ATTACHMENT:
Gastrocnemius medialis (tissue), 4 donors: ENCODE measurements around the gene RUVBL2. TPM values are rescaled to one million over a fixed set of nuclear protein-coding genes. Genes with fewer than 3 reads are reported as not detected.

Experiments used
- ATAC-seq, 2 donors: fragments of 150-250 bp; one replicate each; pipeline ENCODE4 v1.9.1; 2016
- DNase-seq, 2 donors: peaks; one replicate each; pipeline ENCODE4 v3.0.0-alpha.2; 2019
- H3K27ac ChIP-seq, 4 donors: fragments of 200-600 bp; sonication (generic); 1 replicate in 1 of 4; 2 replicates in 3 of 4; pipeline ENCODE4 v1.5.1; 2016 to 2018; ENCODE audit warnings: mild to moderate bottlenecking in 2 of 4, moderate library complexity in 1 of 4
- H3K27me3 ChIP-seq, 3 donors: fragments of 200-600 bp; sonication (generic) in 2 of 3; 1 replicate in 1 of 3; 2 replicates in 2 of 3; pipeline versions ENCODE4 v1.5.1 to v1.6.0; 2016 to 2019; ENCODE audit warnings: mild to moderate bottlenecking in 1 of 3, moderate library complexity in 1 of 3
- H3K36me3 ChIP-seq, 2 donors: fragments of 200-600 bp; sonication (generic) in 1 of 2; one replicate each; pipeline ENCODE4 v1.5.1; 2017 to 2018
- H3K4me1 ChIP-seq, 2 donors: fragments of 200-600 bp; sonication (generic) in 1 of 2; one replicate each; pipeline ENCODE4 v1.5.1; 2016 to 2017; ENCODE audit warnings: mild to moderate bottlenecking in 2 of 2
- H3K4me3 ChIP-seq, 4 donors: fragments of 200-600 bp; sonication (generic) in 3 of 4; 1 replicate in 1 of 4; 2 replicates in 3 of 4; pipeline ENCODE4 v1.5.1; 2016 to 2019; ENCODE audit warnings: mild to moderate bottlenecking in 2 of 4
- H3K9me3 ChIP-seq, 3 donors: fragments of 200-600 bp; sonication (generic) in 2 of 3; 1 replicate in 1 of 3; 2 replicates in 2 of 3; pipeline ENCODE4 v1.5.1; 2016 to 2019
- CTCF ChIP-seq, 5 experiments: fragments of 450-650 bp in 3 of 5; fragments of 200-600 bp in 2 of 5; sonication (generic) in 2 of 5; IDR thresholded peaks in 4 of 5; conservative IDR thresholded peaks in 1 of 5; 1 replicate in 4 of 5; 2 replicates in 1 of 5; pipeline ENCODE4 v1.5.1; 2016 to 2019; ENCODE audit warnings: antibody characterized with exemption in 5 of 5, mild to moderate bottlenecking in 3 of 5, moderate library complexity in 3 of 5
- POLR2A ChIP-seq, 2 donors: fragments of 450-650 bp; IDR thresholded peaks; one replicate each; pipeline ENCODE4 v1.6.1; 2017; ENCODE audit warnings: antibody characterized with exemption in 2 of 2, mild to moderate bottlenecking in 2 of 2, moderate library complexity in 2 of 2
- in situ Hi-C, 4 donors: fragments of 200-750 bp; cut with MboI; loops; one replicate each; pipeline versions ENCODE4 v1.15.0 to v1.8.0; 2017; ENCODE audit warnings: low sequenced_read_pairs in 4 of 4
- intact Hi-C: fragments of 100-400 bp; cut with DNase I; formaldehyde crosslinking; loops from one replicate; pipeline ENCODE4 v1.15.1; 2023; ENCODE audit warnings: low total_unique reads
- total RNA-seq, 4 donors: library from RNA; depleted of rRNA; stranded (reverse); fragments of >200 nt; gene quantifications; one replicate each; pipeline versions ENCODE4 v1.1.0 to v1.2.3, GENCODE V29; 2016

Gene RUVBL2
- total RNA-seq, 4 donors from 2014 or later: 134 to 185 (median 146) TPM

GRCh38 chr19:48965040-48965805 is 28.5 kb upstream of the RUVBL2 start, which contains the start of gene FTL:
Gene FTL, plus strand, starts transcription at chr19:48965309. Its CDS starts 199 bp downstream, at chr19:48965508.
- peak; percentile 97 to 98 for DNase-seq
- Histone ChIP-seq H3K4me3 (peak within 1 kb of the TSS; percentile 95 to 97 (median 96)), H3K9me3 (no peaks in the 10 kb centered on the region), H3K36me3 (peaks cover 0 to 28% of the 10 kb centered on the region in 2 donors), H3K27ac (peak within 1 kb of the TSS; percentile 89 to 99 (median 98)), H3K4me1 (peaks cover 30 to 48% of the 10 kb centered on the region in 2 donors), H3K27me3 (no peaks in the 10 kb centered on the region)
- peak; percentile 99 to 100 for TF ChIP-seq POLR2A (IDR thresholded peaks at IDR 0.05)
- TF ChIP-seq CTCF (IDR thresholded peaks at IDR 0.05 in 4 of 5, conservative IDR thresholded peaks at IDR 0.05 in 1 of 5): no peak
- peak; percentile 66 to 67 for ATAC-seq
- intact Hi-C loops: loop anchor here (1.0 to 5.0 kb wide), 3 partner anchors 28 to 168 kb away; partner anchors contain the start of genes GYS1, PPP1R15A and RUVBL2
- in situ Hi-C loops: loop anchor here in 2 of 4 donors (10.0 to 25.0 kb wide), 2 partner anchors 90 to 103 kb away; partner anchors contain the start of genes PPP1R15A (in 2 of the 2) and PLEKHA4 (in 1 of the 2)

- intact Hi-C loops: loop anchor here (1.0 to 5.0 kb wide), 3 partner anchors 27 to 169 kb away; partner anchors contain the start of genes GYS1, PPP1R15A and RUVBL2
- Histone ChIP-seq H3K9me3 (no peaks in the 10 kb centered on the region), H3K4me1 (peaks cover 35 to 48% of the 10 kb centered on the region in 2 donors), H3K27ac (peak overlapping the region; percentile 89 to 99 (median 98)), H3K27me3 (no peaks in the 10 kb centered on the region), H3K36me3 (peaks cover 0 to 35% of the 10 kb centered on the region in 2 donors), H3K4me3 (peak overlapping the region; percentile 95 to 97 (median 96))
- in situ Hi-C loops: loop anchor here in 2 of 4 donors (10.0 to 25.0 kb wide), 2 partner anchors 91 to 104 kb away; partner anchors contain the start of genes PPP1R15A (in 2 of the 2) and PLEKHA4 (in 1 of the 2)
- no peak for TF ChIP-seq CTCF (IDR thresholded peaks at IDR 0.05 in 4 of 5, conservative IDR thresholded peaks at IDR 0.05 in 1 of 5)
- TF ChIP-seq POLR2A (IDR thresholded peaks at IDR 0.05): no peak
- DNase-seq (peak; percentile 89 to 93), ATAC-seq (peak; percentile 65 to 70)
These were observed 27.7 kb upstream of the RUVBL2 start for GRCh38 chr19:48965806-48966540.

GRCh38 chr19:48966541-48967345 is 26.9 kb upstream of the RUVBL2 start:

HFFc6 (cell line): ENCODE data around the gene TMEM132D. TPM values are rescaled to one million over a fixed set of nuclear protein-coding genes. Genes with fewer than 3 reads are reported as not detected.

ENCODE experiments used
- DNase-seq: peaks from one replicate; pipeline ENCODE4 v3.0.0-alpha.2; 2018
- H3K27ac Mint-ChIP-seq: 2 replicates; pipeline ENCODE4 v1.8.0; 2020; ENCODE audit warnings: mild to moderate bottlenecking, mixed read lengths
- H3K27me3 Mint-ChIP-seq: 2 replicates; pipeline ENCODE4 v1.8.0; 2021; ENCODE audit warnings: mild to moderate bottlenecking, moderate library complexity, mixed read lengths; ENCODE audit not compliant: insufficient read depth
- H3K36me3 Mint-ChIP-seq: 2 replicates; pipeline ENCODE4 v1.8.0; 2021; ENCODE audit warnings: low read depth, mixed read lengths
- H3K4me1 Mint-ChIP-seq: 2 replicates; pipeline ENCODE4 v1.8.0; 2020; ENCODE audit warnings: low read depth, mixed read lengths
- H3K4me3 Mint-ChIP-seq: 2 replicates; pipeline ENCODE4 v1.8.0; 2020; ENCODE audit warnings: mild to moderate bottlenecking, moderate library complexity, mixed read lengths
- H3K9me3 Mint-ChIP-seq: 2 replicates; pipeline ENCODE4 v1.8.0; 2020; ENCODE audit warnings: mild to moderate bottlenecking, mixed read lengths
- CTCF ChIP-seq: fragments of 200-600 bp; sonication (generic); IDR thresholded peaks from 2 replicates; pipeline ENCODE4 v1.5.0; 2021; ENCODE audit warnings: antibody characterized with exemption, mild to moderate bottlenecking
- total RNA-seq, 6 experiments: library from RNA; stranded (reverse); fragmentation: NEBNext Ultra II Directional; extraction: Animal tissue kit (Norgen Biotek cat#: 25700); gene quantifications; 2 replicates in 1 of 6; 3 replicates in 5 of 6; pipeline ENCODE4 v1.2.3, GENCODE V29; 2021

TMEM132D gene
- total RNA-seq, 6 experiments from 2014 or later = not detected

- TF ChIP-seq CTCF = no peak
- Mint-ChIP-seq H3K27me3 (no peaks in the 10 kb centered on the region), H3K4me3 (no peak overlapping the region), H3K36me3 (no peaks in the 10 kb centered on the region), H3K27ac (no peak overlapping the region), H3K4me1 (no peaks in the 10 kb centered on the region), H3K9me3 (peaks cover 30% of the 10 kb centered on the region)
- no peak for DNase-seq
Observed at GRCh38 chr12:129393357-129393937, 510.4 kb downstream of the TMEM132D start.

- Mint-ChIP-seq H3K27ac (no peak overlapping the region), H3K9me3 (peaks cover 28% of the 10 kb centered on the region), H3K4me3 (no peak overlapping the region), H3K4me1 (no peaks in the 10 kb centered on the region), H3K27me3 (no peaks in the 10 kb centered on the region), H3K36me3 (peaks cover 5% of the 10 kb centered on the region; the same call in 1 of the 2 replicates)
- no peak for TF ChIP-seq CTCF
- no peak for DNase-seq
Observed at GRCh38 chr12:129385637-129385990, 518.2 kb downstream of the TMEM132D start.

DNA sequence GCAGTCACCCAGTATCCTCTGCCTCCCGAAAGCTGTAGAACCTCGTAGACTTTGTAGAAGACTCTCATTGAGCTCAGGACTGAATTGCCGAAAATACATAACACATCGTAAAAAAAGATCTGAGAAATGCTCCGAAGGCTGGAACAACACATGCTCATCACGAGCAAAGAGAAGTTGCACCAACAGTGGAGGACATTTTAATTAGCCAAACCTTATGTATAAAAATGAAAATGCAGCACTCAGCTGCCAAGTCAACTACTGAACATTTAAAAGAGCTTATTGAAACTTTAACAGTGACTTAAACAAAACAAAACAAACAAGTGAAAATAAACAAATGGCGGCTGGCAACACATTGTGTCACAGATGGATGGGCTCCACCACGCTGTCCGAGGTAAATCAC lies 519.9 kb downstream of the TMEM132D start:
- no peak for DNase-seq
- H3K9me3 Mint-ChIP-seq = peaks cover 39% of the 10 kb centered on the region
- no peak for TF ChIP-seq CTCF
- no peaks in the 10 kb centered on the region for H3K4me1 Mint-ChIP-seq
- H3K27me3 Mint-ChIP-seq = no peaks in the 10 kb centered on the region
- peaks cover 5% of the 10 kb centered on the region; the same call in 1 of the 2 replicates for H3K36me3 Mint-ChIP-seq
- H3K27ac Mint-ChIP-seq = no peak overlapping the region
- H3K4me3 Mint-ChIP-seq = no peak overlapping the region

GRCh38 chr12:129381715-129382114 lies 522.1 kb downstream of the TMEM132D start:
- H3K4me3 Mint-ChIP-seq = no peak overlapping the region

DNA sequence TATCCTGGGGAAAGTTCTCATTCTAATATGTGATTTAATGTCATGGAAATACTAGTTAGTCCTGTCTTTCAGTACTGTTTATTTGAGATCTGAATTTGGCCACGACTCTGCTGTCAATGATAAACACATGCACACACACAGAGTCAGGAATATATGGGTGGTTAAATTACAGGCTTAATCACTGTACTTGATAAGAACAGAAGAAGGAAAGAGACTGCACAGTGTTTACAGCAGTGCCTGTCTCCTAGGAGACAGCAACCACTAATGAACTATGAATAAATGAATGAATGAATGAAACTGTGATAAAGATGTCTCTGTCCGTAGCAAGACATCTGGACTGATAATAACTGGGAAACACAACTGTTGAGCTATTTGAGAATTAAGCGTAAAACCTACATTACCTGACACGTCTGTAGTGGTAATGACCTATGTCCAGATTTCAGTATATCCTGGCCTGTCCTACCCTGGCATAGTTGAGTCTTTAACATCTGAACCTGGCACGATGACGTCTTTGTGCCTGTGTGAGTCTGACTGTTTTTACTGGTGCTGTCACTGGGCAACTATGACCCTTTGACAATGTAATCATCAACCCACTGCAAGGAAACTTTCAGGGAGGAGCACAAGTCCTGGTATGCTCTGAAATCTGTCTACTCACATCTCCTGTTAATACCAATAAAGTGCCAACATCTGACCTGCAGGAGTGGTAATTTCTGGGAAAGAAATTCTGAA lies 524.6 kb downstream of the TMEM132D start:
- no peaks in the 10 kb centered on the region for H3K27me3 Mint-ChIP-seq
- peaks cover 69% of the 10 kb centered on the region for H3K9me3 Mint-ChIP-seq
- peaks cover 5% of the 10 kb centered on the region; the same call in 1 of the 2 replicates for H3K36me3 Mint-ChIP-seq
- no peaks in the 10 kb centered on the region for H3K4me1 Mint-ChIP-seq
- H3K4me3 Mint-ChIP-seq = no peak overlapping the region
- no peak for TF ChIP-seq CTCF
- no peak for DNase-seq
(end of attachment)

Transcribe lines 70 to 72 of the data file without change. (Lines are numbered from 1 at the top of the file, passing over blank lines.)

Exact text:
- peaks cover 5% of the 10 kb centered on the region; the same call in 1 of the 2 replicates for H3K36me3 Mint-ChIP-seq
- no peaks in the 10 kb centered on the region for H3K4me1 Mint-ChIP-seq
- H3K4me3 Mint-ChIP-seq = no peak overlapping the region